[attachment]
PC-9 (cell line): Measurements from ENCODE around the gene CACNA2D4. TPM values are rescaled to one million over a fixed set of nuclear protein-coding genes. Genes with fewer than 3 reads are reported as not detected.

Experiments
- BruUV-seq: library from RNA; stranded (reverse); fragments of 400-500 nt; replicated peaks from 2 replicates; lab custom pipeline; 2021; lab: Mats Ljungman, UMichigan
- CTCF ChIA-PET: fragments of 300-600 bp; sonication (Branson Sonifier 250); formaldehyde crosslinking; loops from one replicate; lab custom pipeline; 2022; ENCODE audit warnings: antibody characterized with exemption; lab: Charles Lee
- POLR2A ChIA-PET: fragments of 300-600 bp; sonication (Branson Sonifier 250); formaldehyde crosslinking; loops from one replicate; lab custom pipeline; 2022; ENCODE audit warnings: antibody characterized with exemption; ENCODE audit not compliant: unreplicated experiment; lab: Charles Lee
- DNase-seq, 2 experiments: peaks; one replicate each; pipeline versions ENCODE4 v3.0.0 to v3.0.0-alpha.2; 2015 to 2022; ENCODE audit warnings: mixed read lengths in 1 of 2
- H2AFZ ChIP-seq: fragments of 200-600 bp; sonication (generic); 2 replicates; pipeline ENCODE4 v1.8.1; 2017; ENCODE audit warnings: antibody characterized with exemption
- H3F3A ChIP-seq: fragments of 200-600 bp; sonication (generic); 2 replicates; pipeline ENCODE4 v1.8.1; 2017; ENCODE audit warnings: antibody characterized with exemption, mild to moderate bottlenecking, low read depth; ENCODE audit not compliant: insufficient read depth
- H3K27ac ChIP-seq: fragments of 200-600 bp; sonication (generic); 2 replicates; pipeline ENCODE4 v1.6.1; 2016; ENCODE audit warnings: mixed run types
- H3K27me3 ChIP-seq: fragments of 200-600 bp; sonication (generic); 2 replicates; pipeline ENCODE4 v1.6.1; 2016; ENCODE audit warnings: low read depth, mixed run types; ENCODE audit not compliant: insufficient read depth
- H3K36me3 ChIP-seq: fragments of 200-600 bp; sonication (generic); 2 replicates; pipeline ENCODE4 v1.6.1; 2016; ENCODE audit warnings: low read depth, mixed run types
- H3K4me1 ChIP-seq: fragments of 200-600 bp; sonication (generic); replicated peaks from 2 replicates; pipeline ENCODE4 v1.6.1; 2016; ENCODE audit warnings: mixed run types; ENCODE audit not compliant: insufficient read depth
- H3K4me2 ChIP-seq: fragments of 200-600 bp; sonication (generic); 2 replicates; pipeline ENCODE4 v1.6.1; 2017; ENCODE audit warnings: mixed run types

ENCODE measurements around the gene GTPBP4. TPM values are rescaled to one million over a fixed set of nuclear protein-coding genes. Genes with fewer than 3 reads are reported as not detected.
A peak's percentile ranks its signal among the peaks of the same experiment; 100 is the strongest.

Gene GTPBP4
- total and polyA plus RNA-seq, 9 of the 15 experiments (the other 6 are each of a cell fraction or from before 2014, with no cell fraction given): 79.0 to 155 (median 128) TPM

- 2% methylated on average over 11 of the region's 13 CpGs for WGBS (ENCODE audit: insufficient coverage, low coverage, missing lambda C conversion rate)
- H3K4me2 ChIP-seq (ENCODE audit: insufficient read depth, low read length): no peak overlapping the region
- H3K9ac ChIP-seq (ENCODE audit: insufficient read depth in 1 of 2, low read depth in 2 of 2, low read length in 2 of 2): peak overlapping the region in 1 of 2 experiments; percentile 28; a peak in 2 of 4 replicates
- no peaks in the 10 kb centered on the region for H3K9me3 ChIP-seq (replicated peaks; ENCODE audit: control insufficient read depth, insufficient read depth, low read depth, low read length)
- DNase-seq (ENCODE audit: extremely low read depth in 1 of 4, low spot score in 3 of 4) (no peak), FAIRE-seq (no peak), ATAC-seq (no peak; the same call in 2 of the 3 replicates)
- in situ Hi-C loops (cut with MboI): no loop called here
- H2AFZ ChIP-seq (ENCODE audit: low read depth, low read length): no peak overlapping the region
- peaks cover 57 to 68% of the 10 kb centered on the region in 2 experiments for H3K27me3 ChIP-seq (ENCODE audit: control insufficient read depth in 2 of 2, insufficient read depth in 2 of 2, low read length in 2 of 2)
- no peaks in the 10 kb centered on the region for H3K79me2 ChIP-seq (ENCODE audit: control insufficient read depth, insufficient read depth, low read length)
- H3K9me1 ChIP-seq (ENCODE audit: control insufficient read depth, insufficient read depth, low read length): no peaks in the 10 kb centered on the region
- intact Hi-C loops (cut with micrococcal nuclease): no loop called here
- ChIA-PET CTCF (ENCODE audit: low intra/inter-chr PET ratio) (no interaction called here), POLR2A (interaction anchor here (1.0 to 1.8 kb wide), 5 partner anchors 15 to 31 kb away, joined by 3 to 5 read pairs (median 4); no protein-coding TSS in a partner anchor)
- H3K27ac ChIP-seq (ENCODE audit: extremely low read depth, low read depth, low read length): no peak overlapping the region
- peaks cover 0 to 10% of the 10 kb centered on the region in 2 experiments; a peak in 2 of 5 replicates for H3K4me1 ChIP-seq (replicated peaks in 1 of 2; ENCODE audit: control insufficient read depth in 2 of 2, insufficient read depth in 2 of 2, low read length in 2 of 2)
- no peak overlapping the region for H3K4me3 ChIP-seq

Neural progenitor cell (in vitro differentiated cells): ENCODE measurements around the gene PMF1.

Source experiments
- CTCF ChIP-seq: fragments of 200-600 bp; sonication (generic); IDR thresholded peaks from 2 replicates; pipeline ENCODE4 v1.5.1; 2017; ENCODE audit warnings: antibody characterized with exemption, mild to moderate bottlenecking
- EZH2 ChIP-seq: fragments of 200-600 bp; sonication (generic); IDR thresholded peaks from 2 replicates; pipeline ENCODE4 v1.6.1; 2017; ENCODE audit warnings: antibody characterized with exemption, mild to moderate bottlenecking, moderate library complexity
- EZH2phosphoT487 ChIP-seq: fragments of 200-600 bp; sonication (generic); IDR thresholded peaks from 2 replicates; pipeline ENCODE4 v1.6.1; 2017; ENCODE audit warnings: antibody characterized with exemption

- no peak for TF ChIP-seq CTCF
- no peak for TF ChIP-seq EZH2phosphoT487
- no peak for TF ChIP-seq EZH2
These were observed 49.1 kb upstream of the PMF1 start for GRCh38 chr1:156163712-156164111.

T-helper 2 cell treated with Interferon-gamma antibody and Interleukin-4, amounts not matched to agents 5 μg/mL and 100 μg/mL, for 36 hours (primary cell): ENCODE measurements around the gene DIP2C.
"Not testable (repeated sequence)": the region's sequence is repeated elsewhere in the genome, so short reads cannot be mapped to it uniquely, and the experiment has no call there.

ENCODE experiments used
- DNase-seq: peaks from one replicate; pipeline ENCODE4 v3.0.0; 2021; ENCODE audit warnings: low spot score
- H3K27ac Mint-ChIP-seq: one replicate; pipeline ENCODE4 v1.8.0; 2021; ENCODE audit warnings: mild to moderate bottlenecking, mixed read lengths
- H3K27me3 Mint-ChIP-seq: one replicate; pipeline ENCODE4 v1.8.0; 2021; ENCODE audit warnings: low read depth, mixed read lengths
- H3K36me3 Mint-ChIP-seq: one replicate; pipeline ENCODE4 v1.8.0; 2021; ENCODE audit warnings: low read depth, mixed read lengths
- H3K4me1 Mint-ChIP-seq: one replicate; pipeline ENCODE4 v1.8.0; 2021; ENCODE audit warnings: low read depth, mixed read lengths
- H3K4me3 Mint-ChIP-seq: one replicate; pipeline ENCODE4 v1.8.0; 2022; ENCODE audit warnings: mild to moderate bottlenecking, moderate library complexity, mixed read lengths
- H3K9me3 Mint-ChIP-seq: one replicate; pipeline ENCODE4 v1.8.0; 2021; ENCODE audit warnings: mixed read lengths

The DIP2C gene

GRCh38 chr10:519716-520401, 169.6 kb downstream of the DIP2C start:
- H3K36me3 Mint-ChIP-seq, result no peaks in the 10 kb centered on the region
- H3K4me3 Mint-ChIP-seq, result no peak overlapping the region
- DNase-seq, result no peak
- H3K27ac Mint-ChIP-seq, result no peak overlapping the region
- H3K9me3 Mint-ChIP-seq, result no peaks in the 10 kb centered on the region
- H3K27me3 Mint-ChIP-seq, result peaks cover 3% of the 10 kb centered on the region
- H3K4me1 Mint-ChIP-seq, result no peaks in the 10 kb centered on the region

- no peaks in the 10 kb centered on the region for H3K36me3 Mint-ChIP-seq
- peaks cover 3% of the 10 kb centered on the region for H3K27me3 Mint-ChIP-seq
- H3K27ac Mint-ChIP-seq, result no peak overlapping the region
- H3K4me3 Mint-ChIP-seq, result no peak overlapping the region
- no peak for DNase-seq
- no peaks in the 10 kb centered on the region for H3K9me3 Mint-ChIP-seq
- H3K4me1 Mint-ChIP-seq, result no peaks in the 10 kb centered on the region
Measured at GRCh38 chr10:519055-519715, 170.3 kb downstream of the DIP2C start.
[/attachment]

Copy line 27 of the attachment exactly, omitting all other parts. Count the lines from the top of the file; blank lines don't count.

- H3K9me1 ChIP-seq (ENCODE audit: control insufficient read depth, insufficient read depth, low read length): no peaks in the 10 kb centered on the region